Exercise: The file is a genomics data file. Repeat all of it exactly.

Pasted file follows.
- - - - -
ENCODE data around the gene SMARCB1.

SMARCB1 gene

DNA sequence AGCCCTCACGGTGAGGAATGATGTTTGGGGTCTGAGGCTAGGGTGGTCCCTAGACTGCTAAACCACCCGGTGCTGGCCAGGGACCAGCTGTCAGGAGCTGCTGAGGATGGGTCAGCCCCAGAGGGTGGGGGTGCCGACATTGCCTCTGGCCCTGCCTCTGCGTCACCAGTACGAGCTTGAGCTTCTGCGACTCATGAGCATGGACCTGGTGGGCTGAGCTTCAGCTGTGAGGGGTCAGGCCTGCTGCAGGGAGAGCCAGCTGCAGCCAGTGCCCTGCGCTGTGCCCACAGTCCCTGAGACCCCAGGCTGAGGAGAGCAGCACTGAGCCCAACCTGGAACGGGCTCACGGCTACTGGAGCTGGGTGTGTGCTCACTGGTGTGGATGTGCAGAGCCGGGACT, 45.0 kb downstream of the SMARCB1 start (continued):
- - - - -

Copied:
ENCODE data around the gene SMARCB1.

SMARCB1 gene

DNA sequence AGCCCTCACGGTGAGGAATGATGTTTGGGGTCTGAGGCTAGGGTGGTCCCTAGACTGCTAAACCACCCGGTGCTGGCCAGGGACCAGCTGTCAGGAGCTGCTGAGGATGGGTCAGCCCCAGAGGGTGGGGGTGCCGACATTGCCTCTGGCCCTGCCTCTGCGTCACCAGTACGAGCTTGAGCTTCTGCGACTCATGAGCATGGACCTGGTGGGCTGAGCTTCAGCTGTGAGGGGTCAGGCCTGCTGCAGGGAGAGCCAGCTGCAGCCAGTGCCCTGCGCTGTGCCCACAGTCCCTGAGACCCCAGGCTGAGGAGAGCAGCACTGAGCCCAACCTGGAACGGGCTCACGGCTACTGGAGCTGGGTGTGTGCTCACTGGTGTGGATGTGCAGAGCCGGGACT, 45.0 kb downstream of the SMARCB1 start (continued):